Four Creative Singer Songwriters Who Will Make You Smile
The term “singer songwriter” is almost laughably generalized these days. But honestly, it’s a nice term to contrast Those Who Sing The Songs Of Other Writers. I mean, stylistically though it’s a mess of a term. You can have the nearly ubiquitous “sounds like Ryan Adams” or the far more poppy Taylor Swift. Why does it feel like those two should be written about together? Eh, not sure. Anyways, onto these wonderful musicians here. Do enjoy the variety that they bring and embrace that broad term of Those Who Sing Songs They Wrote Themselves.
Sam Morrow – There Is No Map
-Morrow’s sound is a convincing, authentic brand of country music. He manages to feel comfortable both in a honkytonk and a worldclass stage. His lyrics are crisp and his melodies feel just familiar enough to be true to the genre, while having a clear fresh take. Although a different animal, he reminds me a bit of Sturgill Simpson. “Girls” seems to be the single that his promoters want us to like, but for my money the title track “There Is No Map” is the genuine article. In any event the album deserves a serious, dedicated spin for all of you fans of real country music.
Holland Belle – Wanderlust
-Holland Belle is a poet’s songwriter. That is to say that she has a real way with lyrics and the intricate turn of phrase that conveys a beautiful image. Her guitarist provides a provocative fingerpicked line that allows her haunting melodies to resonate. Holland’s vocal quality sounds like a cross between an Appalachian mountain singer and a 1920s sultry songstress. The combination comes out with a delightful softness befitting the poetic lyrics she presents. Her final track is a cover of the traditional (no, it’s not an original by The Animals, contrary to popular belief) “House of the Rising Sun.” It’s the best I’ve heard since Haley Reinhart. That’s some pretty phenomenal company to keep.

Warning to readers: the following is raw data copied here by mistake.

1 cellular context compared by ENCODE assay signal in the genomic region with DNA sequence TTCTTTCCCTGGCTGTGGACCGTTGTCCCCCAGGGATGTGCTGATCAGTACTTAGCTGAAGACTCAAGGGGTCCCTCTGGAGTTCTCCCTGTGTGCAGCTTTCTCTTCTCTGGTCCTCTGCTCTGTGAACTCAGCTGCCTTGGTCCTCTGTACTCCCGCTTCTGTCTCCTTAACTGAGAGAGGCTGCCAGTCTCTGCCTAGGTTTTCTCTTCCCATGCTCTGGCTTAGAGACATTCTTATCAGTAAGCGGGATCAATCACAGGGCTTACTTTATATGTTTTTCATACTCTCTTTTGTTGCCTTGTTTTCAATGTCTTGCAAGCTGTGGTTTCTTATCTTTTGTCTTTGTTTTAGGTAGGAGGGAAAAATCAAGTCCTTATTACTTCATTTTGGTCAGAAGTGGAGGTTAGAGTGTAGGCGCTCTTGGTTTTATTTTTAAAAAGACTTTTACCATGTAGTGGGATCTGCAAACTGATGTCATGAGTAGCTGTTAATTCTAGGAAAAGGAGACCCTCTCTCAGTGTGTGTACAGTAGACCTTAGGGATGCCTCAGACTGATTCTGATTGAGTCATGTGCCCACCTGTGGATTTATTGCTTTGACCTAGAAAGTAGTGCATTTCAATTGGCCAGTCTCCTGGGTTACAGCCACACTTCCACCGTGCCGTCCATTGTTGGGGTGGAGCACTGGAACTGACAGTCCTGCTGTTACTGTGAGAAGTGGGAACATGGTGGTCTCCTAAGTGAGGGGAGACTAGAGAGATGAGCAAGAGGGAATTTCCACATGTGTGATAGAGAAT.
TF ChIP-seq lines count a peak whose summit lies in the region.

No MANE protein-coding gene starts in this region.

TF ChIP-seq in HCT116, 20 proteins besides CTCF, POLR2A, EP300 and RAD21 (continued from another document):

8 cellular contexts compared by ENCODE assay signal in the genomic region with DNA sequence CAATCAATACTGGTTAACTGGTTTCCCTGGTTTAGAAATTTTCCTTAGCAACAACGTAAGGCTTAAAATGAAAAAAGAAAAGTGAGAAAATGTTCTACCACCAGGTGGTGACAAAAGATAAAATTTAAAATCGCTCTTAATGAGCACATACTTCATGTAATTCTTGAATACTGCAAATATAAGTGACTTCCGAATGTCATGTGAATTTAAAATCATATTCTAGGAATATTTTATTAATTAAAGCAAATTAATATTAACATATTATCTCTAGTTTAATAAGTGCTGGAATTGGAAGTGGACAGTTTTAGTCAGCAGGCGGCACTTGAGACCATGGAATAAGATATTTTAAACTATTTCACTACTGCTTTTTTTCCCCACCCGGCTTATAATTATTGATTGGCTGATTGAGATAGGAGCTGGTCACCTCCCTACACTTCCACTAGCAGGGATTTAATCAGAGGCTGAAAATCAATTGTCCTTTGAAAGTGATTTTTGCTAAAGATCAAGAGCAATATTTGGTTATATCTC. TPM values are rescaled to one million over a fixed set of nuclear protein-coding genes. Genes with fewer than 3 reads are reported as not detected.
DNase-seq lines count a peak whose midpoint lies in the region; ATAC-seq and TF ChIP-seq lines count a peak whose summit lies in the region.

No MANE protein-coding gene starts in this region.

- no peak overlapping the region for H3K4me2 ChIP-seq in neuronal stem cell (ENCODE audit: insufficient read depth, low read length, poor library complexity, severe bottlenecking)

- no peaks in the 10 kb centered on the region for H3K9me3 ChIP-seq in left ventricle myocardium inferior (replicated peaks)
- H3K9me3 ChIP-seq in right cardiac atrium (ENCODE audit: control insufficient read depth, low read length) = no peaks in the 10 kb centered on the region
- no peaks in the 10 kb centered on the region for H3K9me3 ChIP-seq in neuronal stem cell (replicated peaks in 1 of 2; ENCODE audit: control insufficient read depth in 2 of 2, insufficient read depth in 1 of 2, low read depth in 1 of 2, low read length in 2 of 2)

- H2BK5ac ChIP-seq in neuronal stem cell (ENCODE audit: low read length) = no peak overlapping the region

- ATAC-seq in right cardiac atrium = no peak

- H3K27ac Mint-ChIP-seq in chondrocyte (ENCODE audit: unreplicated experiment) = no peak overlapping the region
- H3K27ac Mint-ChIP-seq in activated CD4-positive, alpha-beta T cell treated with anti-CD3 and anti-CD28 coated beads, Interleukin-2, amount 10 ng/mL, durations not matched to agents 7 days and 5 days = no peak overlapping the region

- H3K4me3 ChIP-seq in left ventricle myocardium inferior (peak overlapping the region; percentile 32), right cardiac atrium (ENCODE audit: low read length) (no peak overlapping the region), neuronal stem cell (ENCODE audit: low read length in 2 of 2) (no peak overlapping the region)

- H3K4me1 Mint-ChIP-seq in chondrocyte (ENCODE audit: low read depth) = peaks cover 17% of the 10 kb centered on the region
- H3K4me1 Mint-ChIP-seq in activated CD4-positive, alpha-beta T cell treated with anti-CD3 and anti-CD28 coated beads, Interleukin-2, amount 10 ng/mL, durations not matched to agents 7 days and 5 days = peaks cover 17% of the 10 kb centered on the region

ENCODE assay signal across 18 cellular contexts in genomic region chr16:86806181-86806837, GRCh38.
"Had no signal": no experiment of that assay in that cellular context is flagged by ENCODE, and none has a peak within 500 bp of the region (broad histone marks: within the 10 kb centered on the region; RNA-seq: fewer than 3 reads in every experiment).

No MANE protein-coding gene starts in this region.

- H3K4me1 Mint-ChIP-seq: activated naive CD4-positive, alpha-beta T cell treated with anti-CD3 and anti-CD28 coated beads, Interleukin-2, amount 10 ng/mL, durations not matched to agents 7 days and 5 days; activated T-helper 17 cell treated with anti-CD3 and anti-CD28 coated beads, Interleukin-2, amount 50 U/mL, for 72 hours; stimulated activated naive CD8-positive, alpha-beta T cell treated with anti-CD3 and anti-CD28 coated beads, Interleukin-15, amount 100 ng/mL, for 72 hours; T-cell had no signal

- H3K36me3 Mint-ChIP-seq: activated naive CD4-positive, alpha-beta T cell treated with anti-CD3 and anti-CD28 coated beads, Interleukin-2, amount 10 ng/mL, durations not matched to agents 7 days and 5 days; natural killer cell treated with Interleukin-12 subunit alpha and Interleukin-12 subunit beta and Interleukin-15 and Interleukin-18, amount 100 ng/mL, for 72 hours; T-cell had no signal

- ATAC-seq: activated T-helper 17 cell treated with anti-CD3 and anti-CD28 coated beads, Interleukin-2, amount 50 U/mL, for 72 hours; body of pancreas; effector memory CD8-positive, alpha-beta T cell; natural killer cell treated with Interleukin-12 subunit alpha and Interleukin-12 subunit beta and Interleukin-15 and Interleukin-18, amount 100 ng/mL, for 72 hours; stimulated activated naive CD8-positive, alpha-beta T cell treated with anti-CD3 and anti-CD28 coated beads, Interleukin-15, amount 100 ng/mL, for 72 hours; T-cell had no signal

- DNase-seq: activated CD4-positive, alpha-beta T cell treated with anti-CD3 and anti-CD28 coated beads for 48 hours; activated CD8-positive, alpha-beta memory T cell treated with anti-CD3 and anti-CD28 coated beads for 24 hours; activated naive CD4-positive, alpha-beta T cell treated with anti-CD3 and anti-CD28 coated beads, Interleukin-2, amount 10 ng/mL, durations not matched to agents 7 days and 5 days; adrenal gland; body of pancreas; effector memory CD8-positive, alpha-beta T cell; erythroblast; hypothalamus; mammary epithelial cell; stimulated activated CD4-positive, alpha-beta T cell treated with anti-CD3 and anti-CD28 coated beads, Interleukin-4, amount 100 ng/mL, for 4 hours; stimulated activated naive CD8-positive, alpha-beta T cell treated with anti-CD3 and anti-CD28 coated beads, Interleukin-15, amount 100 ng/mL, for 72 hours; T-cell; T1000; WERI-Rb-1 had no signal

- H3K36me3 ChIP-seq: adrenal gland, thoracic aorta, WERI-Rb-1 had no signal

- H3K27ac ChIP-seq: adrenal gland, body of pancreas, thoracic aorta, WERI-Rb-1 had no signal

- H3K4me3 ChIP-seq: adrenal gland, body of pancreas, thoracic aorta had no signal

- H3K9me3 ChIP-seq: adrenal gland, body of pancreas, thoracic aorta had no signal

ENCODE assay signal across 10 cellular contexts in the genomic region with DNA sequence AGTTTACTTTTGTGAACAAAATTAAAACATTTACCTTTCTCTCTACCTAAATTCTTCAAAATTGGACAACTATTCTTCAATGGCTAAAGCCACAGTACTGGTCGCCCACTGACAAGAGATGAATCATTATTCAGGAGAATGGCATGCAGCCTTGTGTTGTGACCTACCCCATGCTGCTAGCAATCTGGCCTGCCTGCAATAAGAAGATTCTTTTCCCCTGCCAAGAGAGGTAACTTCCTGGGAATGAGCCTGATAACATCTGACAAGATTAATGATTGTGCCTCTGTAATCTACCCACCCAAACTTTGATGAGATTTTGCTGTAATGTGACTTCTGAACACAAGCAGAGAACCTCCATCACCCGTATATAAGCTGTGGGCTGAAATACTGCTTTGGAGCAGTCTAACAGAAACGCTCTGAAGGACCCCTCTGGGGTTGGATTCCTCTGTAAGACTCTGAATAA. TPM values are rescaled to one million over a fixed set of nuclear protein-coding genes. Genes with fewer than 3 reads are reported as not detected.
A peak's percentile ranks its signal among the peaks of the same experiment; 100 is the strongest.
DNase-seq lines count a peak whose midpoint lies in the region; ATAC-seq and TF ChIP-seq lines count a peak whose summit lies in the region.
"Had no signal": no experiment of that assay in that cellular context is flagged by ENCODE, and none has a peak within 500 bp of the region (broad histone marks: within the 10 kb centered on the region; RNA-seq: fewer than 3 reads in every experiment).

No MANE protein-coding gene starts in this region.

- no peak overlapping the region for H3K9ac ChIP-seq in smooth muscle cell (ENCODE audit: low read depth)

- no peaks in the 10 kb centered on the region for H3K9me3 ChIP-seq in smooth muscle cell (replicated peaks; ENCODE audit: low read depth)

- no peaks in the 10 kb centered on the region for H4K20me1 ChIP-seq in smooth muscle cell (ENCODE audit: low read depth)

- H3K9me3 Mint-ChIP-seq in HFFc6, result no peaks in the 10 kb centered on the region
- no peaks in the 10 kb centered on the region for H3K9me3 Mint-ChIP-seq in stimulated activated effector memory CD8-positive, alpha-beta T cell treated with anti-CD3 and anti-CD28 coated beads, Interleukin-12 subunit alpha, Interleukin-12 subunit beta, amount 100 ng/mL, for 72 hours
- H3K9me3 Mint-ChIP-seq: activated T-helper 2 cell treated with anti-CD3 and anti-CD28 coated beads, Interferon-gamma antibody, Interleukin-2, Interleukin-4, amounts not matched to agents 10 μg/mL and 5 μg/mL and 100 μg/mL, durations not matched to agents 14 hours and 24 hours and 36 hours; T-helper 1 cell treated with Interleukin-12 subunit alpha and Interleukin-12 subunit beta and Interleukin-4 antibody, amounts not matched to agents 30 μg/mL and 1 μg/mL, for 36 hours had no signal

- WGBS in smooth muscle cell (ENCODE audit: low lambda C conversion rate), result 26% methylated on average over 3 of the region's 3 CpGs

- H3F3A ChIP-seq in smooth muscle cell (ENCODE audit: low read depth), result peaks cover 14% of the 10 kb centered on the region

Jill Andrews – The War Inside
-Jill Andrews is an absolute force of a vocalist. She is incredibly talented in every way. Her compositions are also addictively good. The opening track “Get Up, Get On” is the exact kind of anthem many of us need as motivation. She’s got this great pop vocal voice and aesthetic, but that’s not to mean the kind of bubblegum pop label often given to singer songwriters. Instead, it feels real and raw in its energy, often bordering on a kind of indie rock styling. “Sweet Troubled Man” is about the difficult thoughts at the end of a rocky relationship and it’s perfect. This is an album for all fans of great vocals and personal songwriting.
Sam Gleaves – Ain’t We Brothers
-In my travels south from Pennsylvania to North Carolina years ago I used to often make my way through the small town of Wytheville, Virginia. It was about as thoroughly Appalachian as a place can be. It was the kind of place that produces a songwriter like Sam Gleaves. From the minor chords and crawling melodies, it’s evident that Sam has been listening to a lot of great picking and singing over his lifetime. Every narrative lyric feels like it’s being delivered out of an ancestral heritage that is as rich as the mountains are tall. The class-based “Working Shoes” sounds like a real traditional tune. The title track “Ain’t We Brothers” is a bit different than you might expect, an anthemic expression of Gleaves’s homosexual lifestyle. The sentiment, “ain’t we brothers too?” is undoubtedly in response to the hatred and discrimination he faced in his life. The line, “called everything but a child of God” is pretty powerful. Give his work a spin not because of one song or identifier, but because he’s a talented Appalachian singer songwriter.